Patients, caregivers and and medical cannabis businesses would receive legal protections under the proposal, preventing them from being penalized for activities authorized by the state.

For physicians to be able to recommend cannabis to patients, they would have to complete a four-hour continuing education course and pass an exam. The course would cost upwards of $500 and doctors would also be required to take refresher classes every two years.

Under the bill, regulators would be tasked with developing restrictions on advertising and setting quality control standards. Seed-to-sale tracking and laboratory testing would be mandated.

Other changes approved in the Senate would add language to stipulate that gelatinous cannabis products cannot be sugar coated and insert provisions promoting good manufacturing practices and tamper-evident packaging.

Applications for cannabis business licenses would have to be accepted starting September 1, 2022 and then proceeded within 60 days.

The commission would be required to approve at least four cultivators, up to four processors, up to four dispensaries for the first year of implementation (more could be approved after that point depending on demand) and as many as five vertically integrated operators.

This bill’s reintroduction has been greatly anticipated by advocates. The Senate approved a separate medical cannabis bill in 2019, but the House later severely compromised it. The legislation as enacted would not have legalized patient access; rather, it set up a study commission to explore the issue and make recommendations.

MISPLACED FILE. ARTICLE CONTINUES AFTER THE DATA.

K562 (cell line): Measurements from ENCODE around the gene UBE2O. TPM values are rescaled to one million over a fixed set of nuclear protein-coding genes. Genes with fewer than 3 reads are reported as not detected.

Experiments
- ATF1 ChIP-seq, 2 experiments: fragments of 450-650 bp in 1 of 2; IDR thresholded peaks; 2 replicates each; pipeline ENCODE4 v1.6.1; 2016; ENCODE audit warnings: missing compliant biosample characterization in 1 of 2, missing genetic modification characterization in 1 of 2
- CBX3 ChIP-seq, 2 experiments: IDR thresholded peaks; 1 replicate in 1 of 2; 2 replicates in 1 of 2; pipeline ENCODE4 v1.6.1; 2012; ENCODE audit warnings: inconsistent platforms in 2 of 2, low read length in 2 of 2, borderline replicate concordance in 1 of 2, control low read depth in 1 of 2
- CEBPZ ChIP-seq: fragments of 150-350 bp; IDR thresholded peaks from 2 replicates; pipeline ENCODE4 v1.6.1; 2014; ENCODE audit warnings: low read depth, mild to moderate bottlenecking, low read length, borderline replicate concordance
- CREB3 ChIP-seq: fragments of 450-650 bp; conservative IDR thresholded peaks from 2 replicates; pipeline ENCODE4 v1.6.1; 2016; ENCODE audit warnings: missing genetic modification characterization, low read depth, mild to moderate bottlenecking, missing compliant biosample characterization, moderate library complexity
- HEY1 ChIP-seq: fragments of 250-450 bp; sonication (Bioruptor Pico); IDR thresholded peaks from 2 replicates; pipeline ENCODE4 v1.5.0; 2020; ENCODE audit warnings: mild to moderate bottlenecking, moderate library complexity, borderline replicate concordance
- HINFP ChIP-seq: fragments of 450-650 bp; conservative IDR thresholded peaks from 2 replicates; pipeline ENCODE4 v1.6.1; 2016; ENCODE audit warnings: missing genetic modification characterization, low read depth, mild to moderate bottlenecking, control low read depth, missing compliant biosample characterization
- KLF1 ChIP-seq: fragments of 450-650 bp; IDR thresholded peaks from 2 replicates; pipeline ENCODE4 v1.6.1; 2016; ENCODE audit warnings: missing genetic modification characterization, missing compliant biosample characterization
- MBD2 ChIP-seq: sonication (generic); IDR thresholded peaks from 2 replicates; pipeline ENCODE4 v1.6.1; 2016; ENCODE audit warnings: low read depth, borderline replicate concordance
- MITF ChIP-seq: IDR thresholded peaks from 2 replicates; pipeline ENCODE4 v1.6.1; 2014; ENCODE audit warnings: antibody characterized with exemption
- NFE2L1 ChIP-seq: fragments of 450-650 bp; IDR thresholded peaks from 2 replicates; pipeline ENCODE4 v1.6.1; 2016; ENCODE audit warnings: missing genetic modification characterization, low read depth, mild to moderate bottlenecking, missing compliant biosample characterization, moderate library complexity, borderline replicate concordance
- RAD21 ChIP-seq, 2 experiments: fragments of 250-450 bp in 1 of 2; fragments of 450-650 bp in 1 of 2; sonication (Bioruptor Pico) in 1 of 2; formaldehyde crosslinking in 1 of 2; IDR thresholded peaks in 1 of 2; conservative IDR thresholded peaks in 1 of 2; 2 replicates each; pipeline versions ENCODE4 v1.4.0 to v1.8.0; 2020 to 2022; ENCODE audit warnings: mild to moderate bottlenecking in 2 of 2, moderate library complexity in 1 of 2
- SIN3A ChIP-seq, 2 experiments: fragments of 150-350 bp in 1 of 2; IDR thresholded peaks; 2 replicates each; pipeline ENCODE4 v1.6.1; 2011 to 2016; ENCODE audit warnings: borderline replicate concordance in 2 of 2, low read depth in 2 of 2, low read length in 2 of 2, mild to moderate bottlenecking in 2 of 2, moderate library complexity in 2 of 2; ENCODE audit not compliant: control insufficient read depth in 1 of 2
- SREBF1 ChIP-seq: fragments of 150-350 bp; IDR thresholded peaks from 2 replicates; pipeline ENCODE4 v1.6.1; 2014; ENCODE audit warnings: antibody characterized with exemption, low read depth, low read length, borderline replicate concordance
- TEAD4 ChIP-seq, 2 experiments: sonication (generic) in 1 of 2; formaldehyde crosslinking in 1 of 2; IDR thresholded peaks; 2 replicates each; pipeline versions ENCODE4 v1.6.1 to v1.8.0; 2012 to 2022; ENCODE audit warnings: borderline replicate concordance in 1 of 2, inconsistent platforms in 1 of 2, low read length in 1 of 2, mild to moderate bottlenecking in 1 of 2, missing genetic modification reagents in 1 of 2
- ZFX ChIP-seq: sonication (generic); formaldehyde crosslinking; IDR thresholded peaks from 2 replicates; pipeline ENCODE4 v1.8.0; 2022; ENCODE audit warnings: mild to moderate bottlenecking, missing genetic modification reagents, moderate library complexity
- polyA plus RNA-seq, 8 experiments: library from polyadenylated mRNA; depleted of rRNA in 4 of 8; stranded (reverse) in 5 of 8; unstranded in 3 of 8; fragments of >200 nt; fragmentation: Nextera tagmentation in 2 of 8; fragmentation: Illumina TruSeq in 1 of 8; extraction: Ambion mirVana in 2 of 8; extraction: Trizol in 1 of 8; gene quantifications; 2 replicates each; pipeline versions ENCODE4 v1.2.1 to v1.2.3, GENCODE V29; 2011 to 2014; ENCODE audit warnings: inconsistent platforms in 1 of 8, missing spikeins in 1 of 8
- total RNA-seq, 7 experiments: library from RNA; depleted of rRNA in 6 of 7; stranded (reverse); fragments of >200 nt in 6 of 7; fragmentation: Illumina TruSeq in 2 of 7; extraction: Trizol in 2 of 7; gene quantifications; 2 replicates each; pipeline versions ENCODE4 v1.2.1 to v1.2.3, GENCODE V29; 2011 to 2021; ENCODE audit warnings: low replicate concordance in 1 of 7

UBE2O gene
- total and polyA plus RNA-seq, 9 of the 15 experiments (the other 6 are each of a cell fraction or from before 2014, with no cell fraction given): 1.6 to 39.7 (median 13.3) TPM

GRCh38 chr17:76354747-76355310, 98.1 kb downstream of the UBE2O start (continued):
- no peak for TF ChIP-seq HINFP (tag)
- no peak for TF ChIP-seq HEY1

The commission came back with its report in December 2019, with members recommending that medical marijuana be legalized.

There could be additional pressure on the legislature to enact legalization given that voters in neighboring Mississippi approved a medical cannabis reform initiative during the November election.

Separately, the Alabama Senate Judiciary Committee approved a bill last month to decriminalize possession of up to two ounces of cannabis, making it punishable by a $250 fine without the threat of jail time.

Majority Of Connecticut Residents Back Marijuana Legalization And Expungements, Poll Finds As Reform Bills Advance

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Former Gov. Rick Perry Urges Texas Lawmakers To Pass Psychedelics Study Bill

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“All of that properly done in the right type of clinical setting will save a multitude of lives,” Perry said. “I’m convinced of it. I have seen it enough of these young men.”

By Patrick Svitek, The Texas Tribune

Rick Perry, in a rare return to policy debates in Austin, is teaming up with a Democratic state lawmaker to push for psychedelic drug therapy for veterans struggling with post-traumatic stress disorder.

The former Republican governor is throwing his support behind a bill by state Rep. Alex Dominguez, D-Brownsville, that calls for a clinical study of psilocybin—the active ingredient in “magic mushrooms”—to treat PTSD in veterans.

“To me, this may be one of the most hopeful pieces of legislation that the members of the Legislature have the opportunity to consider this session,” Perry said in an interview Tuesday.

Some studies have suggested that psilocybin could be safe and effective in treating mental health disorders like depression, while calling for larger studies with more thorough methods.